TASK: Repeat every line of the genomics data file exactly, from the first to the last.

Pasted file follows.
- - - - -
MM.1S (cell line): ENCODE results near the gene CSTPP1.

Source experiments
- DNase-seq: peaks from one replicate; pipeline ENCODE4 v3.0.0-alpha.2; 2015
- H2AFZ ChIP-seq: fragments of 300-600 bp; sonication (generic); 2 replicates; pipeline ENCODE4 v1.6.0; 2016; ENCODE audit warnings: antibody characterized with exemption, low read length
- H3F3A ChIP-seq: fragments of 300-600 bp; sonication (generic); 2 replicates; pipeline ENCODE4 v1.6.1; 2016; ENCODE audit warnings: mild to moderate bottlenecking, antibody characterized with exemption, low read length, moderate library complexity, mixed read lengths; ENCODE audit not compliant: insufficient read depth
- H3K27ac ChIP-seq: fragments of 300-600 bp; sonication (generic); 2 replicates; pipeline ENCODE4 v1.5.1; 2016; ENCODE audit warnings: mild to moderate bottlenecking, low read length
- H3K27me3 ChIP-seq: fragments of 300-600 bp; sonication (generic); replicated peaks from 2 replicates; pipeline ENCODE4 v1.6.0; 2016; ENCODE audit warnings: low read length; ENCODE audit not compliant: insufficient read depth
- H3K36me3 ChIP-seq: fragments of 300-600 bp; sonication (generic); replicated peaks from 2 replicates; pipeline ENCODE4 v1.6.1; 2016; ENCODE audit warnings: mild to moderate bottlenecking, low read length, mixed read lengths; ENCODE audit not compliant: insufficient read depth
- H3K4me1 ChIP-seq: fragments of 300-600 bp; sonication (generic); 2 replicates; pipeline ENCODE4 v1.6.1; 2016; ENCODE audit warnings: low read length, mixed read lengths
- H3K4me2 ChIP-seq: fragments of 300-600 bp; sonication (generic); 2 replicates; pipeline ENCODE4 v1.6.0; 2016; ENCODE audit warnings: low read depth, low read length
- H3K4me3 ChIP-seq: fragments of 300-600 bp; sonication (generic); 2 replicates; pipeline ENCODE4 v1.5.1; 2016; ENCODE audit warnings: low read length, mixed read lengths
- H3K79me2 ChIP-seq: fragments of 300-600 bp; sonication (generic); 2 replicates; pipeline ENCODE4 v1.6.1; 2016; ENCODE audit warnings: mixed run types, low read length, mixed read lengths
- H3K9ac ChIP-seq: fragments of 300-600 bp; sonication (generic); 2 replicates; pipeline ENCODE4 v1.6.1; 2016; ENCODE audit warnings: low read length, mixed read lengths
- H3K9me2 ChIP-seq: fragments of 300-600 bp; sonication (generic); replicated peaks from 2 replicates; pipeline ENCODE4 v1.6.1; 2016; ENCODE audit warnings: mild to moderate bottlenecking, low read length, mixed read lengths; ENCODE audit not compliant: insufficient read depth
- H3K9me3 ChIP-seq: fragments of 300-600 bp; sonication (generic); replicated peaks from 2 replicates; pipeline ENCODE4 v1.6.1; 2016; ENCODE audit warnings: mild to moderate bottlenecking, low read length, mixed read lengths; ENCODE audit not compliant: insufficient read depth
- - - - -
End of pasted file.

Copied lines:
MM.1S (cell line): ENCODE results near the gene CSTPP1.

Source experiments
- DNase-seq: peaks from one replicate; pipeline ENCODE4 v3.0.0-alpha.2; 2015
- H2AFZ ChIP-seq: fragments of 300-600 bp; sonication (generic); 2 replicates; pipeline ENCODE4 v1.6.0; 2016; ENCODE audit warnings: antibody characterized with exemption, low read length
- H3F3A ChIP-seq: fragments of 300-600 bp; sonication (generic); 2 replicates; pipeline ENCODE4 v1.6.1; 2016; ENCODE audit warnings: mild to moderate bottlenecking, antibody characterized with exemption, low read length, moderate library complexity, mixed read lengths; ENCODE audit not compliant: insufficient read depth
- H3K27ac ChIP-seq: fragments of 300-600 bp; sonication (generic); 2 replicates; pipeline ENCODE4 v1.5.1; 2016; ENCODE audit warnings: mild to moderate bottlenecking, low read length
- H3K27me3 ChIP-seq: fragments of 300-600 bp; sonication (generic); replicated peaks from 2 replicates; pipeline ENCODE4 v1.6.0; 2016; ENCODE audit warnings: low read length; ENCODE audit not compliant: insufficient read depth
- H3K36me3 ChIP-seq: fragments of 300-600 bp; sonication (generic); replicated peaks from 2 replicates; pipeline ENCODE4 v1.6.1; 2016; ENCODE audit warnings: mild to moderate bottlenecking, low read length, mixed read lengths; ENCODE audit not compliant: insufficient read depth
- H3K4me1 ChIP-seq: fragments of 300-600 bp; sonication (generic); 2 replicates; pipeline ENCODE4 v1.6.1; 2016; ENCODE audit warnings: low read length, mixed read lengths
- H3K4me2 ChIP-seq: fragments of 300-600 bp; sonication (generic); 2 replicates; pipeline ENCODE4 v1.6.0; 2016; ENCODE audit warnings: low read depth, low read length
- H3K4me3 ChIP-seq: fragments of 300-600 bp; sonication (generic); 2 replicates; pipeline ENCODE4 v1.5.1; 2016; ENCODE audit warnings: low read length, mixed read lengths
- H3K79me2 ChIP-seq: fragments of 300-600 bp; sonication (generic); 2 replicates; pipeline ENCODE4 v1.6.1; 2016; ENCODE audit warnings: mixed run types, low read length, mixed read lengths
- H3K9ac ChIP-seq: fragments of 300-600 bp; sonication (generic); 2 replicates; pipeline ENCODE4 v1.6.1; 2016; ENCODE audit warnings: low read length, mixed read lengths
- H3K9me2 ChIP-seq: fragments of 300-600 bp; sonication (generic); replicated peaks from 2 replicates; pipeline ENCODE4 v1.6.1; 2016; ENCODE audit warnings: mild to moderate bottlenecking, low read length, mixed read lengths; ENCODE audit not compliant: insufficient read depth
- H3K9me3 ChIP-seq: fragments of 300-600 bp; sonication (generic); replicated peaks from 2 replicates; pipeline ENCODE4 v1.6.1; 2016; ENCODE audit warnings: mild to moderate bottlenecking, low read length, mixed read lengths; ENCODE audit not compliant: insufficient read depth